• Lifestyle and dietary changes haven’t lowered your cholesterol
  • You’re at a high risk of having a heart attack or stroke

If you are shown to be at an increased risk of heart attack or stroke, then we will provide treatment to help lower your LDL in proportion to that risk.  If you are high-risk, your doctor will want to lower your LDL to very low levels. If your risk is low, then minimal treatment will be required. 

Any of the following medications may be recommended to you:

  • Basic LDL lowering medications - These are available on the NHS and include any of four statins – rosuvastatin, atorvastatin, simvastatin or pravastatin. For patients with need for increased LDL lowering, ezetimibe, a cholesterol absorption inhibitor is often taken together with a statin.

  • Drugs for use in patients unable to take a statin - Bempedoic acid is a useful drug which is metabolised in a way which avoids statin related side effects on muscle and can be taken in a combined tablet with ezetimibe (Nustendi) or on its own, or in addition to a statin, and ezetimibe for further LDL lowering when required

  • PCSK9 inhibitors - These are injectables taken every fortnight or every 28 days by an injection administered by the patient themselves. These inhibitors are powerful, very protective against cardiovascular events, and completely free of side effects. They can be expensive but are reimbursable by the NHS lipid clinics in patients with familial hypercholesterolaemia, or those who have had a heart attack or required stents. They have to be purchased privately for heart disease protection.

  • Inclisiran - This is a small interfering RNA that stops PCSK9 protein made in the liver and, even though it has the same action as the PCSK9 inhibitors self injected, lasts longer and maintenance treatment is with 6 monthly injections done by your local clinic.

  • Evinocumab (Evkeeza) - This is a new drug which works by inhibiting ANGPTL3 and it is widely believed to be the strongest LDL lowering drug available. It has been passed by the FDA and is expected to be launched soon in the UK and will be especially useful in patients with difficult to treat familial hypercholesterolaemia

The most commonly prescribed medicines for high cholesterol are statins. These are taken daily in the form of a tablet and are designed to help reduce the amount of cholesterol your liver produces. 

Statins are very well tolerated, but some individuals can encounter muscle pain. A new drug Bempedoic acid does also inhibit cholesterol production in the liver but is devoid of muscle side effects. Ezetimibe is a blocker of cholesterol uptake in the gut. 

If statins do not work or you are unable to take them, you might be offered other tablets or injections which increase receptors in your body for LDL cholesterol.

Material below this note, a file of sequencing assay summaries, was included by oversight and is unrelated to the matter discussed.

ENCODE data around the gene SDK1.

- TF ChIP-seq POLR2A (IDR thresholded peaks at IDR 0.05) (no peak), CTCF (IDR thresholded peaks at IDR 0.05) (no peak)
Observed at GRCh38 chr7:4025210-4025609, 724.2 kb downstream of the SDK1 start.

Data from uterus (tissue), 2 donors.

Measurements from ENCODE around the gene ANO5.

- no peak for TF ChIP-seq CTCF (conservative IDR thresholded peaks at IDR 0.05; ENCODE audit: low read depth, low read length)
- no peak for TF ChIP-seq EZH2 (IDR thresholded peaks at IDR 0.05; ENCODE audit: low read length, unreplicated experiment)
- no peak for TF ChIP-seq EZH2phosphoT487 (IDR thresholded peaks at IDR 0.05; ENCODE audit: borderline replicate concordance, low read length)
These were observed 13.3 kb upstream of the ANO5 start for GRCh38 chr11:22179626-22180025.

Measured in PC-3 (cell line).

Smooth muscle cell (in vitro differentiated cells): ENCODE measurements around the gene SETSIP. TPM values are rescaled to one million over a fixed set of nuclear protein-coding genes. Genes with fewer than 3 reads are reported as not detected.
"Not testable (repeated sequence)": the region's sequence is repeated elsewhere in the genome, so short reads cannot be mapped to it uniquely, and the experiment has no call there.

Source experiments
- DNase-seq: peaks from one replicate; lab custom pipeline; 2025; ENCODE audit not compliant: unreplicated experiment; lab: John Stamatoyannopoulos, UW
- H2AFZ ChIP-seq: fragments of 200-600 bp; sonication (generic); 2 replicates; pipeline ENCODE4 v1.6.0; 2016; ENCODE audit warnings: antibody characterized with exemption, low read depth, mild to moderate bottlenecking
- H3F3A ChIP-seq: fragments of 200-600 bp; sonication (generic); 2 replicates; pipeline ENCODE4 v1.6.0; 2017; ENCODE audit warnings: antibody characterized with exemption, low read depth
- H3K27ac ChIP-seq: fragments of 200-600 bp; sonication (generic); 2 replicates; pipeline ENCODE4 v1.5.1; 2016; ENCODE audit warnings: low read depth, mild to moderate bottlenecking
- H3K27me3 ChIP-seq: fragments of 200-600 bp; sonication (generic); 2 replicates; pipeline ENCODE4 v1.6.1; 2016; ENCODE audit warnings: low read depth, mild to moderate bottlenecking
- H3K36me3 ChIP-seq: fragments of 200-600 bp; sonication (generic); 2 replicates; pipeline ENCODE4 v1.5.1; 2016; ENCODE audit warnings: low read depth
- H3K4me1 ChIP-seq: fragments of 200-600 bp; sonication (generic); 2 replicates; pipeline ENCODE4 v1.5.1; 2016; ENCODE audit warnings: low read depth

At London Medical, we have a lipid clinic that specialises in helping people with gene abnormalities that cause high cholesterol and familial hyperlipidaemia. We investigate your level of risk to tailor the best course of treatment around your specific circumstances. We do this by utilising advanced lipoprotein analysis using nuclear magnetic resonance spectroscopy (NMR) to obtain particle numbers of your total LDL and HDL cholesterol.

Using Europe’s first 3D ultrasound probe, we can check how much plaque is in your arteries and define the intima-media thickness — a measurement we pioneered that is the only safe way in which the progression or regression of arterial atheroma can be followed up over time. 

We can then combine all of this information with your family history, your weight, lifestyle and blood pressure to determine the best treatment plan for your cholesterol levels. 

Our Consultants

Our Cardiology specialties

We offer care across a broad range of cardiology specialties. We have some of the top specialists in every aspect of cardiac care. Our entire team is dedicated to working together to consider the results of your investigations, your health and your lifestyle before tailoring a treatment plan to your individual needs.

Our Locations

London Medical is located in the Harley Street medical area. Together with top experts across a range of multi-disciplinary fields, we offer the finest facilities for your care, all under one roof.

Opening hours
Monday to Friday 8.30am to 8pm
Sundays - 9.00am to 2.00pm
Monday to Friday 8.30am to 8pm
Sundays - 9.00am to 2.0pm
Monday to Friday 8.30am to 8pm

Speak to a member of our team


Contact the appointments team

Make an enquiry online using this form and one of our team will be in touch. By using this form you agree with the storage and handling of your data by our team. Alternatively, you can contact us.

You don't need a referral from your GP to make an appointment with us.

    Heart Health News

    Find out the latest news, thinking and insights from our experts. Our Heart Health News is your go-to source of trusted advice and knowledge on all matters of the heart.

    Chest pain and how it may be avoided

    Chest pain is one of the most common symptoms found...
    Read about Chest pain and how it may be avoided

    6 ways to prevent heart disease

    Professor James Scott explains how we can all reduce the risk...
    Read about 6 ways to prevent heart disease

    LDL cholesterol – one size does not fit all…

    As one of the consultants dealing with prevention of heart...
    Read about LDL cholesterol – one size does not fit all…